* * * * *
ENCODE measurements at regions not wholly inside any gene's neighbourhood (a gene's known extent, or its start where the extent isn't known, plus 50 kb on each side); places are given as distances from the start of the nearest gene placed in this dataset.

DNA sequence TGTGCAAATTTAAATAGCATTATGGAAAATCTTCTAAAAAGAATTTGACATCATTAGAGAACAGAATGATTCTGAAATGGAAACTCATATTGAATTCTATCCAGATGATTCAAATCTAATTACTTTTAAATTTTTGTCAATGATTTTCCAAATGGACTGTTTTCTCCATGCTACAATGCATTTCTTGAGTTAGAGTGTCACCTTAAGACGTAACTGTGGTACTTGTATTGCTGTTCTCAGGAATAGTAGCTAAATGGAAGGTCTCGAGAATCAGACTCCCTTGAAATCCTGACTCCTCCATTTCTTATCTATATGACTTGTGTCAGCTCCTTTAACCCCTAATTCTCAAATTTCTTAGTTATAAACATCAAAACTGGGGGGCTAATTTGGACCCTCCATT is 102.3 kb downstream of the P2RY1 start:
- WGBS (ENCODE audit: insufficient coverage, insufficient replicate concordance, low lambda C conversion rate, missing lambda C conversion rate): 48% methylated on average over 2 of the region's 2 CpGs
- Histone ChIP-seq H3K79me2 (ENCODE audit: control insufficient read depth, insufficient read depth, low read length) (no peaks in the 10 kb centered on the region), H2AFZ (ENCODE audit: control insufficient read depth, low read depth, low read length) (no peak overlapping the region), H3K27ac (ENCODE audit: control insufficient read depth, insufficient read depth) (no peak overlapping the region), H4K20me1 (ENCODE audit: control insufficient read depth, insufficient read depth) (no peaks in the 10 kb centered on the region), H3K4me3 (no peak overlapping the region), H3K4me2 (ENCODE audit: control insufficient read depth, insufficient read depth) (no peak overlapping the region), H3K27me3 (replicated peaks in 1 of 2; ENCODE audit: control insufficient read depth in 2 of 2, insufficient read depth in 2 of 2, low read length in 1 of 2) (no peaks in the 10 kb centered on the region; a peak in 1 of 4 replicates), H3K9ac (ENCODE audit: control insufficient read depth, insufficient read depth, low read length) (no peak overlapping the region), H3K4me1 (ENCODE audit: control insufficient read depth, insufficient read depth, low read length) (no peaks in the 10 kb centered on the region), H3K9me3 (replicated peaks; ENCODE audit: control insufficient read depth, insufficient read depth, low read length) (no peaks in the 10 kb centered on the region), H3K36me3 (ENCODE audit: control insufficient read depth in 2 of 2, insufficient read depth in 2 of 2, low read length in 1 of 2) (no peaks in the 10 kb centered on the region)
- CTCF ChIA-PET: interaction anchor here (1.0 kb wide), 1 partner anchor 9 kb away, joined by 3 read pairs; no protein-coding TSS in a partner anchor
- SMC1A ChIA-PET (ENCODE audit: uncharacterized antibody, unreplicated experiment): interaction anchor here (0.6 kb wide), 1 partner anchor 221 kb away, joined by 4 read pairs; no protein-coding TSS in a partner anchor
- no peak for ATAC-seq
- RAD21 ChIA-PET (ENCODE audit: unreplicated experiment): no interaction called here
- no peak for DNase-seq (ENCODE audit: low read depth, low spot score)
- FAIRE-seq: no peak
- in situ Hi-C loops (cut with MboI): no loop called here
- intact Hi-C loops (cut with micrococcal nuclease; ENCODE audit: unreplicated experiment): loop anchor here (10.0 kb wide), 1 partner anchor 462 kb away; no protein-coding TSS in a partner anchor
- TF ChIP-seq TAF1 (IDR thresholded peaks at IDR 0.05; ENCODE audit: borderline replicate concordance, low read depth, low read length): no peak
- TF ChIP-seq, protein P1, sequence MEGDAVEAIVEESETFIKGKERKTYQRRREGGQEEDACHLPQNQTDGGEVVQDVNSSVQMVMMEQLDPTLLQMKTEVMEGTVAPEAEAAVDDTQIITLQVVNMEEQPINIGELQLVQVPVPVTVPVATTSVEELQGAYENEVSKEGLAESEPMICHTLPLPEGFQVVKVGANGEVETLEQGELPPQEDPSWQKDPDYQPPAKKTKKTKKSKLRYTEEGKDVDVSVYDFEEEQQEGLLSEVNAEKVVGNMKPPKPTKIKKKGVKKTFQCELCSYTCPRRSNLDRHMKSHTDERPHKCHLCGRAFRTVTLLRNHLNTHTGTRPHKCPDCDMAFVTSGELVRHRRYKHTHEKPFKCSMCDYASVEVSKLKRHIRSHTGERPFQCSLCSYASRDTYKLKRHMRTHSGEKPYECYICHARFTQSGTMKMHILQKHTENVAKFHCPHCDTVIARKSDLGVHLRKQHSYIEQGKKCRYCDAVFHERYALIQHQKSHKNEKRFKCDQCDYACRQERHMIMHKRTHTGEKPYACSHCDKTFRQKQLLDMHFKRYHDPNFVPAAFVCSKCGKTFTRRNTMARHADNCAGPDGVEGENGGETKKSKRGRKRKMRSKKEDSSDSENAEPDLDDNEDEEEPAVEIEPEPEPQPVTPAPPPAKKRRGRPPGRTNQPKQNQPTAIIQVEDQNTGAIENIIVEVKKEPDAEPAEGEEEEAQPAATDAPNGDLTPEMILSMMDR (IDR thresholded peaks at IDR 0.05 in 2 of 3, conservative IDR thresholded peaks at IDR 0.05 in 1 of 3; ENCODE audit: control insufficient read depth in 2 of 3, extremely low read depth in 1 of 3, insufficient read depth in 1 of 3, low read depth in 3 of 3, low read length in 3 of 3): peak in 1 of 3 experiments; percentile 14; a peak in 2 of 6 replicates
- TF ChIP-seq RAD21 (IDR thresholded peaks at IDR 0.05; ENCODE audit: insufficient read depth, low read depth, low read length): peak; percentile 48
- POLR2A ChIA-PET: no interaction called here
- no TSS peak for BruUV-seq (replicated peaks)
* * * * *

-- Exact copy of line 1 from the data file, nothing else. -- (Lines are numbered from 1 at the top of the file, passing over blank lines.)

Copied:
ENCODE measurements at regions not wholly inside any gene's neighbourhood (a gene's known extent, or its start where the extent isn't known, plus 50 kb on each side); places are given as distances from the start of the nearest gene placed in this dataset.